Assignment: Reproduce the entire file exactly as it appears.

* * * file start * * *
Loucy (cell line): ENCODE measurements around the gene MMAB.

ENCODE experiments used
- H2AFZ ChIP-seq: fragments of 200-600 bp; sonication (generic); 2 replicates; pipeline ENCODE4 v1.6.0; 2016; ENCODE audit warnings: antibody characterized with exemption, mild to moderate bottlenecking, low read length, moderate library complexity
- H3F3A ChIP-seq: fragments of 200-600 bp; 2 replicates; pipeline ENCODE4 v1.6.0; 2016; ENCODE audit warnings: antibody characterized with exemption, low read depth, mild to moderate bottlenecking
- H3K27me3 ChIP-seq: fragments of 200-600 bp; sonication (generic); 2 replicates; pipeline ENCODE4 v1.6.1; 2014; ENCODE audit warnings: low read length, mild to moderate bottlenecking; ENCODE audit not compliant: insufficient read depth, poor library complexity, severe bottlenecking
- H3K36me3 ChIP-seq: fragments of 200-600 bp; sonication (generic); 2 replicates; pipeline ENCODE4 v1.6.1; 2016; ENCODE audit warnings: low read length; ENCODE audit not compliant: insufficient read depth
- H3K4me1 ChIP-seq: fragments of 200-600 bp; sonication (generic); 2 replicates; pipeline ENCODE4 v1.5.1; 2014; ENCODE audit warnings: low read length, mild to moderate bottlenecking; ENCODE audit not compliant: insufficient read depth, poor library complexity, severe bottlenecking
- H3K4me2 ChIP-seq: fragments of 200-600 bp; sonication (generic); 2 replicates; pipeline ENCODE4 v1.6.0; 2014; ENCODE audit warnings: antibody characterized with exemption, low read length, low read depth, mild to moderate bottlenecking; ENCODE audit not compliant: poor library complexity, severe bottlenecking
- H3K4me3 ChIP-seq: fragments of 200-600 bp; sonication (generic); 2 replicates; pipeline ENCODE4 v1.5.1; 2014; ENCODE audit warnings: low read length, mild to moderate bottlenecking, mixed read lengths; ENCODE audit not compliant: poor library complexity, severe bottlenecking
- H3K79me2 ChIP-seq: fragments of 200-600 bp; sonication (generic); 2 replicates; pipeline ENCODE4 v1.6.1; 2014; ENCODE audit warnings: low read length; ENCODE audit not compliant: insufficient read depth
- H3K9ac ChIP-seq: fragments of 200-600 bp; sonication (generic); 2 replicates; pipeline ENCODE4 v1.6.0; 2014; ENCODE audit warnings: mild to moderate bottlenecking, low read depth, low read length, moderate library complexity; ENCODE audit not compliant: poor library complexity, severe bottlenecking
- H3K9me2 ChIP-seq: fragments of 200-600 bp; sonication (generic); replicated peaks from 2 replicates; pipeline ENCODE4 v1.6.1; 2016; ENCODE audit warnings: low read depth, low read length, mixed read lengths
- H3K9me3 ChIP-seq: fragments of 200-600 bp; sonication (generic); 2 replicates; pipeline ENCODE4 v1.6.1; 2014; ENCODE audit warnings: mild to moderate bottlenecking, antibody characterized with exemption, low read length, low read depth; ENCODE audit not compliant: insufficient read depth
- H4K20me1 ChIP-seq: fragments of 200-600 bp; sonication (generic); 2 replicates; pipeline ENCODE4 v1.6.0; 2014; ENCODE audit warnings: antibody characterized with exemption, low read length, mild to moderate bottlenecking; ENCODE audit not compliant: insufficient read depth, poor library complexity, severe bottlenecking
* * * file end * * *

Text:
Loucy (cell line): ENCODE measurements around the gene MMAB.

ENCODE experiments used
- H2AFZ ChIP-seq: fragments of 200-600 bp; sonication (generic); 2 replicates; pipeline ENCODE4 v1.6.0; 2016; ENCODE audit warnings: antibody characterized with exemption, mild to moderate bottlenecking, low read length, moderate library complexity
- H3F3A ChIP-seq: fragments of 200-600 bp; 2 replicates; pipeline ENCODE4 v1.6.0; 2016; ENCODE audit warnings: antibody characterized with exemption, low read depth, mild to moderate bottlenecking
- H3K27me3 ChIP-seq: fragments of 200-600 bp; sonication (generic); 2 replicates; pipeline ENCODE4 v1.6.1; 2014; ENCODE audit warnings: low read length, mild to moderate bottlenecking; ENCODE audit not compliant: insufficient read depth, poor library complexity, severe bottlenecking
- H3K36me3 ChIP-seq: fragments of 200-600 bp; sonication (generic); 2 replicates; pipeline ENCODE4 v1.6.1; 2016; ENCODE audit warnings: low read length; ENCODE audit not compliant: insufficient read depth
- H3K4me1 ChIP-seq: fragments of 200-600 bp; sonication (generic); 2 replicates; pipeline ENCODE4 v1.5.1; 2014; ENCODE audit warnings: low read length, mild to moderate bottlenecking; ENCODE audit not compliant: insufficient read depth, poor library complexity, severe bottlenecking
- H3K4me2 ChIP-seq: fragments of 200-600 bp; sonication (generic); 2 replicates; pipeline ENCODE4 v1.6.0; 2014; ENCODE audit warnings: antibody characterized with exemption, low read length, low read depth, mild to moderate bottlenecking; ENCODE audit not compliant: poor library complexity, severe bottlenecking
- H3K4me3 ChIP-seq: fragments of 200-600 bp; sonication (generic); 2 replicates; pipeline ENCODE4 v1.5.1; 2014; ENCODE audit warnings: low read length, mild to moderate bottlenecking, mixed read lengths; ENCODE audit not compliant: poor library complexity, severe bottlenecking
- H3K79me2 ChIP-seq: fragments of 200-600 bp; sonication (generic); 2 replicates; pipeline ENCODE4 v1.6.1; 2014; ENCODE audit warnings: low read length; ENCODE audit not compliant: insufficient read depth
- H3K9ac ChIP-seq: fragments of 200-600 bp; sonication (generic); 2 replicates; pipeline ENCODE4 v1.6.0; 2014; ENCODE audit warnings: mild to moderate bottlenecking, low read depth, low read length, moderate library complexity; ENCODE audit not compliant: poor library complexity, severe bottlenecking
- H3K9me2 ChIP-seq: fragments of 200-600 bp; sonication (generic); replicated peaks from 2 replicates; pipeline ENCODE4 v1.6.1; 2016; ENCODE audit warnings: low read depth, low read length, mixed read lengths
- H3K9me3 ChIP-seq: fragments of 200-600 bp; sonication (generic); 2 replicates; pipeline ENCODE4 v1.6.1; 2014; ENCODE audit warnings: mild to moderate bottlenecking, antibody characterized with exemption, low read length, low read depth; ENCODE audit not compliant: insufficient read depth
- H4K20me1 ChIP-seq: fragments of 200-600 bp; sonication (generic); 2 replicates; pipeline ENCODE4 v1.6.0; 2014; ENCODE audit warnings: antibody characterized with exemption, low read length, mild to moderate bottlenecking; ENCODE audit not compliant: insufficient read depth, poor library complexity, severe bottlenecking